Upon arriving in Hawaii, Ichiban accidentally forms a ride-or-die team yet again by treating those who cheat and deceive him with the kindness, respect, and decency that I wish I had to the capability to afford people. Accompanied by Tomizawa, a lovable cab driver who gets roped into the underworld, and Chitose, a young heiress on the run, Ichiban finds that his mother, Akane, has gone missing – along with a young girl at the orphanage she runs named Lani. They run into Kiryu, who has his own assignment to find and rescue Akane, and as their goals align it’s time for a team up! As Kiryu confronts the chaos he created by dissolving the Yakuza four years ago, Ichiban faces the future of how to reinstate 30,000 ex-Yakuza back into society.
The open world map of the Oahu neighborhood of Honolulu is beautiful, expertly designed, and staggered perfectly to encourage exploration while challenging players. This tropical paradise is modeled extremely closely to the real world, with sections of the map being exact 1:1 recreations of Aloha Beach, the Waikiki commercial center, the Ala Mona Mall, and more. RGG studio perfectly balances the real world with a game world, presenting shops, mini-games, gear stores, companion dialogues, restaurants, and encounters every few feet. You’re never more than 10 seconds from the closest point of interest, and everything is visually designed in such an enticing way you’ll want to explore just to see what the town has to offer. Infinite Wealth pulls no punches, either, focusing on Hawaii’s homeless population issues, clean water shortage, and environmental contamination while properly showing love to its culture and natural wonder.
As the party grows and your Social Links with them develop, you’ll unlock a wide variety of over 20 job classes for the 10 members of your party. These classes are anything from Linebacker to Desperado to Housekeeper to Pop Idol, and each one comes with a completely different set of attacks, weapon set, and stats. Certain classes are locked to certain characters, while others are free to move around, but only be experimenting with frequently switching classes are you going to find the ones that best suit your party’s stats and, more importantly, your playstyle.
Each of these classes come with their own specialty weapons – for instance, the Housekeeper uses progressively more powerful vacuum cleaners – that you’ll upgrade slowly at Julie’s engineer shop with materials gained from battling, exploring, and completing Substories. Kiryu is, fittingly, graced with a single custom-made class called Dragon of Dojima, which I’ll get into detail on later.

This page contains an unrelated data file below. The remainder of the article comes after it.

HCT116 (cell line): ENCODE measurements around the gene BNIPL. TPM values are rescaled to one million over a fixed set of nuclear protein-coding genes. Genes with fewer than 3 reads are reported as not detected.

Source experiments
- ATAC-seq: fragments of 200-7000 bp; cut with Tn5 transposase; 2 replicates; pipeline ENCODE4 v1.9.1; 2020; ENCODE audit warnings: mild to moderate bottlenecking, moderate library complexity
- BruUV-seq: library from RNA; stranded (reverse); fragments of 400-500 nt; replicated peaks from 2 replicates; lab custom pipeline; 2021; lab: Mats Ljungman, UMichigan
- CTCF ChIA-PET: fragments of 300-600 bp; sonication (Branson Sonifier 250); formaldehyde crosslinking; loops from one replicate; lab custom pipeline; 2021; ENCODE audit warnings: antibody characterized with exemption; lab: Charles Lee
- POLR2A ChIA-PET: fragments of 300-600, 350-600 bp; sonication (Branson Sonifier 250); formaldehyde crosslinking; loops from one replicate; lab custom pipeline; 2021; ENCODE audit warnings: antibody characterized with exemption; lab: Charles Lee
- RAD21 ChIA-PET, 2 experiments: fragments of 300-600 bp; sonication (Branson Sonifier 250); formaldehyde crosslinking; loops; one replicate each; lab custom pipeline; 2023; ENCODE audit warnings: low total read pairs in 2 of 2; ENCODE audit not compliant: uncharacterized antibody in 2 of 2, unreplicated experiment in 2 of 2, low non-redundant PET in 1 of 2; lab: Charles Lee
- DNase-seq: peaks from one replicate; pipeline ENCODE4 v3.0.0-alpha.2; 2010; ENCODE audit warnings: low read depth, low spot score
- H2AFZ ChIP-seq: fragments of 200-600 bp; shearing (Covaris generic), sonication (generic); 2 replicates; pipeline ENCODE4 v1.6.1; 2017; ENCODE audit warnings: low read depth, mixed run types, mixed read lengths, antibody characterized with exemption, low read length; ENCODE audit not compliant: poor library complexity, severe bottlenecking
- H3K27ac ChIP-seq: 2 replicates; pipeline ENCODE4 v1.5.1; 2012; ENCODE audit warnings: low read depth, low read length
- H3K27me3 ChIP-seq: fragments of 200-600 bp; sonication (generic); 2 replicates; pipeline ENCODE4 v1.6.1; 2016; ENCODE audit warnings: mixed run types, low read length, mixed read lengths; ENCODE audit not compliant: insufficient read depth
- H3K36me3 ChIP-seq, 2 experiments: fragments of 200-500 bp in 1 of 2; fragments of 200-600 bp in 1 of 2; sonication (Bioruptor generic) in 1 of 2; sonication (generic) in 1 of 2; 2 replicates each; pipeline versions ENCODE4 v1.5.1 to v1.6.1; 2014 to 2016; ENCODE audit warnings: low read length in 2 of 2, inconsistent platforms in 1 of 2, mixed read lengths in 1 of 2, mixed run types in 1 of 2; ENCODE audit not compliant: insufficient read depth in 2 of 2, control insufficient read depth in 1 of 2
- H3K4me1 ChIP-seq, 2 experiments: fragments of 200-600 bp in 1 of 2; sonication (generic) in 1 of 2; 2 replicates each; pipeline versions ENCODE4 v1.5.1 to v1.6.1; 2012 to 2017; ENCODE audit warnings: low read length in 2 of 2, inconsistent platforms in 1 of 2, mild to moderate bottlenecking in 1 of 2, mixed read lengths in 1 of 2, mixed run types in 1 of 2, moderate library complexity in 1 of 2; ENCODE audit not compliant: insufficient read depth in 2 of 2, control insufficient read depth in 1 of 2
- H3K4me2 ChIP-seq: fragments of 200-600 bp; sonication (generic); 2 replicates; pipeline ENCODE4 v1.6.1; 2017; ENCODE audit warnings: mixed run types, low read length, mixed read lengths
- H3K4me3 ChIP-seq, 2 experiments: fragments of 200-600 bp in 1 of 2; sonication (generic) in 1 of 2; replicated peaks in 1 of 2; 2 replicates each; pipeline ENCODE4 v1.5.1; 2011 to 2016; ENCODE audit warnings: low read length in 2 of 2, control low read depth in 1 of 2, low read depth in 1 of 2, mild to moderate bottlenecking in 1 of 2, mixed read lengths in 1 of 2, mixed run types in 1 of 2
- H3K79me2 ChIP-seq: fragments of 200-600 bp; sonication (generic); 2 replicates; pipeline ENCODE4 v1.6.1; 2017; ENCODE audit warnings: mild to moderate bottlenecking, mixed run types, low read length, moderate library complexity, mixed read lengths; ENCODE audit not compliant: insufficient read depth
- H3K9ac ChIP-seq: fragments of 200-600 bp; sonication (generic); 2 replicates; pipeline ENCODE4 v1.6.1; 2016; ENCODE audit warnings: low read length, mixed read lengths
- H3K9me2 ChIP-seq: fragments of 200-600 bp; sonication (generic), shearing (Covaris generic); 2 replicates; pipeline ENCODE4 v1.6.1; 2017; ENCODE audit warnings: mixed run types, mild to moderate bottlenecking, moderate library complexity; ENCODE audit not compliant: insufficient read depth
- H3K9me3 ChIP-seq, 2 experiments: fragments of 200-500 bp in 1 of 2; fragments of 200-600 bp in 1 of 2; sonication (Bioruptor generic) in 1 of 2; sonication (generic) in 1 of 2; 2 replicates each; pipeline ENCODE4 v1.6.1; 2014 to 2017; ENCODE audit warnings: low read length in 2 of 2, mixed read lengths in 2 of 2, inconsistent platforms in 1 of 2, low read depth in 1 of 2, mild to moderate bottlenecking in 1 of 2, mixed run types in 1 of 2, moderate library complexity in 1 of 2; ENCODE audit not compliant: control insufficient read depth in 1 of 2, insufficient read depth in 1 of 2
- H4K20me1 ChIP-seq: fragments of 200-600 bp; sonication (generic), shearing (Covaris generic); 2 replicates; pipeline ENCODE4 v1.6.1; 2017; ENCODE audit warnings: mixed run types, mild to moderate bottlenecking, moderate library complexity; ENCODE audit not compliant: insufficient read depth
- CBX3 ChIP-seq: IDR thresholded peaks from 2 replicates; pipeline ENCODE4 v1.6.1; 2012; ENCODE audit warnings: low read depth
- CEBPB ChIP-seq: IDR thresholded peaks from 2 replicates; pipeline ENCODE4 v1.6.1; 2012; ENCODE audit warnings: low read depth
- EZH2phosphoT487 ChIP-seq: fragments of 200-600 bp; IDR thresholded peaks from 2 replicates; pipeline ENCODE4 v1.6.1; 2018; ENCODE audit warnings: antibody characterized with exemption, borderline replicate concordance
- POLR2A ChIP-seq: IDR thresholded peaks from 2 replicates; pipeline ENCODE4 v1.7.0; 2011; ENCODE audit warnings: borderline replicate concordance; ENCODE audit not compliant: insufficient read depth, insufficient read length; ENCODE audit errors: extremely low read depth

Weapon upgrades are complex, but Infinite Wealth does a much better job of teaching players how to upgrade their weapons naturally without a string of complicated tutorial pop-ups. The combat system has also been streamlined and is easier to understand than ever. There are three kinds of magic damage types (fire, ice, and lightning) and three kinds of physical damage types (gun, blade, and blunt). Every damaging attack uses one of the types, and each type has advantage or disadvantage being used on certain enemies.
Here’s the great news – the UI simply tells you what every enemy is weak and resistant to at all times. No type chart needed! You’ll craft and upgrade these weapons with materials like ore, steel, and crystals that are found all over the place, but particularly in dungeons. Elemental advantages are only the beginning of the intricate combat system though, which at this point I’ll reveal is my favorite in all of video games.
New to Infinite Wealth, you can now move your characters around the field during combat to reposition them, and it is so, so important that you do so. Certain attacks have more or less power and shorter or longer distances, but also will completely transform how they’re executed based on distance to the target(s). Some are AOE attacks, some target a single enemy, and some target them all, but using a basic attack means knowing exactly who you’re hitting where.
There’s no grid, so it’s up to you to understand based on visuals and the helpful targeting arrow where you need to stand to knock back an enemy in the right direction. Knock an enemy into another enemy to damage them both and knock them both over, or into an ally for them to perform a chain counter attack. Downed enemies can be struck immediately for double damage before they get up, and the power of these chain attacks exponentially increases as your Social Links do.